Also New This Month

THE MAGIC SCHOOL BUS: THE COMPLETE SERIES DVD (aprx. 22 hours; NewVideo): All 52 episodes from the Scholastic-produced animated series – perfect for grade school kids – have been released in the form of an eight-disc box-set from New Video, featuring the adventures of Ms. Frizzle, her students and their spectacular school bus which can go back in time, inside the human body, and out into outer space. Colorful educational entertainment that here includes a 24-page activity booklet and parents’ guide, along with all four seasons of the Emmy-winning series in full-screen transfers and English/Spanish language tracks.

LIFE HAPPENS Blu-Ray (101 mins., 2011, R; Universal): Rom-com about a young woman (Krysten Ritter) who, after an unexpected pregnancy, navigates the dating scene as a single mom with the help of her roommates (Kate Bosworth, Rachel Bilson). Ritter also co-produced and co-wrote “Life Happens” with director Kat Coiro. Universal’s Blu-Ray offers a 1080p transfer and DTS MA soundtrack.

HOUSE Season 8 Blu-Ray/Ultraviolet (aprx. 16 hours, 2011-12; Universal): Eighth and final season of the consistently popular Fox medical drama brings Hugh Laurie’s irrepressible doctor back after being released from prison, only to find that things have changed at Princeton-Plainsboro Teaching Hospital. Universal’s Season 8 Blu-Ray of “House”’s final season includes all 22 episodes in 1080p transfers with DTS MA 5.1 soundtracks; extras include a behind-the-scenes segment with Laurie, retrospective featurettes on the series’ long run, and Ultraviolet digital streaming copies.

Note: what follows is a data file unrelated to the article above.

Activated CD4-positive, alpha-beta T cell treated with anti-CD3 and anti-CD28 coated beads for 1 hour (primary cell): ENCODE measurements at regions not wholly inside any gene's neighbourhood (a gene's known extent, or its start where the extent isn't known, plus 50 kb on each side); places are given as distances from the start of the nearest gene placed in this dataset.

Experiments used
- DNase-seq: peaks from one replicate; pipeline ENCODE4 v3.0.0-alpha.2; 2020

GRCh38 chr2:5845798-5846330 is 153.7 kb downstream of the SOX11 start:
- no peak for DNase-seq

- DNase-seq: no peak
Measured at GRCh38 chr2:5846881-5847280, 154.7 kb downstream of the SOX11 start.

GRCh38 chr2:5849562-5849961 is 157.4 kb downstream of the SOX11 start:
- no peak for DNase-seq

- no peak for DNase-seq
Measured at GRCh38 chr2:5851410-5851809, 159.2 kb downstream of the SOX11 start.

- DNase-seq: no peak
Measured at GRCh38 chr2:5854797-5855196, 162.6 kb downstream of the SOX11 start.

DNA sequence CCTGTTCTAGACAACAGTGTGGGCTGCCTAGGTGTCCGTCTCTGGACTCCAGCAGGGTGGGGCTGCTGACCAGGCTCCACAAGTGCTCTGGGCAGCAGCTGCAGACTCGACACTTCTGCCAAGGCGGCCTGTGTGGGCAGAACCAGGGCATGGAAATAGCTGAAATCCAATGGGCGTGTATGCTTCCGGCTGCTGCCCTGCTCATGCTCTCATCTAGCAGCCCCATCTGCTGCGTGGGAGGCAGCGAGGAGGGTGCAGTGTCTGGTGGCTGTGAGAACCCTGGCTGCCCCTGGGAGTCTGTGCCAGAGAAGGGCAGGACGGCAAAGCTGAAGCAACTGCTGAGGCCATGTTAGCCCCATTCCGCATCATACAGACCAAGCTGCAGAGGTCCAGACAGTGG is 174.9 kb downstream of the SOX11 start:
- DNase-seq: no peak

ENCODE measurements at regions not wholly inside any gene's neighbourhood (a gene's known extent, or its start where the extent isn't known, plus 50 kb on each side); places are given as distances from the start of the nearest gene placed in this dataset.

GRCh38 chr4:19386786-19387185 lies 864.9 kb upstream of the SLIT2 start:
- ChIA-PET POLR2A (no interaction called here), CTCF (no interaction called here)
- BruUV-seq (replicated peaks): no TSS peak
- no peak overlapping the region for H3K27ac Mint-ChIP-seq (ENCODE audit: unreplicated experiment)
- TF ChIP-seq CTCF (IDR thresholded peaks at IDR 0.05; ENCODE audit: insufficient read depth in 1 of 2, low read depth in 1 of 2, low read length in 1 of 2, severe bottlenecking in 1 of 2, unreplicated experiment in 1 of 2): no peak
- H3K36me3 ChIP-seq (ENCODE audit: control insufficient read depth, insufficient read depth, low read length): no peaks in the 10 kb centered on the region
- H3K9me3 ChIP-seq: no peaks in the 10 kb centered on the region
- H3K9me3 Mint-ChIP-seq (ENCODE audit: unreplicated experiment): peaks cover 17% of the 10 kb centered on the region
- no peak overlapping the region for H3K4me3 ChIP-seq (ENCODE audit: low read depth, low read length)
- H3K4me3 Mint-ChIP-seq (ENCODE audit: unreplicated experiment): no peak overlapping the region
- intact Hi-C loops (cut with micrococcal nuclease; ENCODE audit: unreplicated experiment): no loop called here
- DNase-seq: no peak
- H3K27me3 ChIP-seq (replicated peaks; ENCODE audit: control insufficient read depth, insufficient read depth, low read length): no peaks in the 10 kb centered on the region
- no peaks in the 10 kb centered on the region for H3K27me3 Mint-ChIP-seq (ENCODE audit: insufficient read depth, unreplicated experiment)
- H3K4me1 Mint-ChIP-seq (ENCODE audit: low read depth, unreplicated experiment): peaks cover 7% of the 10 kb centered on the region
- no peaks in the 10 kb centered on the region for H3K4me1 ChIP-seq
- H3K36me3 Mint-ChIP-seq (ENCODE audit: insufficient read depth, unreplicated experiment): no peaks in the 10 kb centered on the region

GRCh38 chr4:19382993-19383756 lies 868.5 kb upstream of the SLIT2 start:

GLEE Season 3 Blu-Ray (960 mins., 2011-12; Fox): Third season of Ryan Murphy’s Fox series starts to show its age just a bit, with the “Gleeks” competing together one last time before several members depart for college. All 22 episodes are included in Fox’s Blu-Ray set, including The Purple Piano Project; I Am Unicorn; Asian F; Pot ‘o Gold; The First Time; Mash Off; I Kissed a Girl; Hold On to Sixteen; Extraordinary Merry Christmas; Yes/No; Michael; The Spanish Teacher; Heart; On My Way; Big Brother; Saturday Night Glee-Ver; Dance ith Somebody; Choke; Prom-asaurus; Props; Nationals; and Goodbye. Extra features include a deleted scene from the holiday episode, several featurettes, AVC encoded 1080p transfers and 5.1 DTS MA soundtracks.

New From Lionsgate...Sean Riggs leaves the tough streets of North Philadelphia behind, only to find out that white collar crime on Wall Street is just as bad in Rel Dowdell’s CHANGING THE GAME (103 mins., 2012, R), an urban drama hitting DVD this month from Lionsgate. The disc includes a 16:9 (1.78) transfer and 5.1 soundtrack.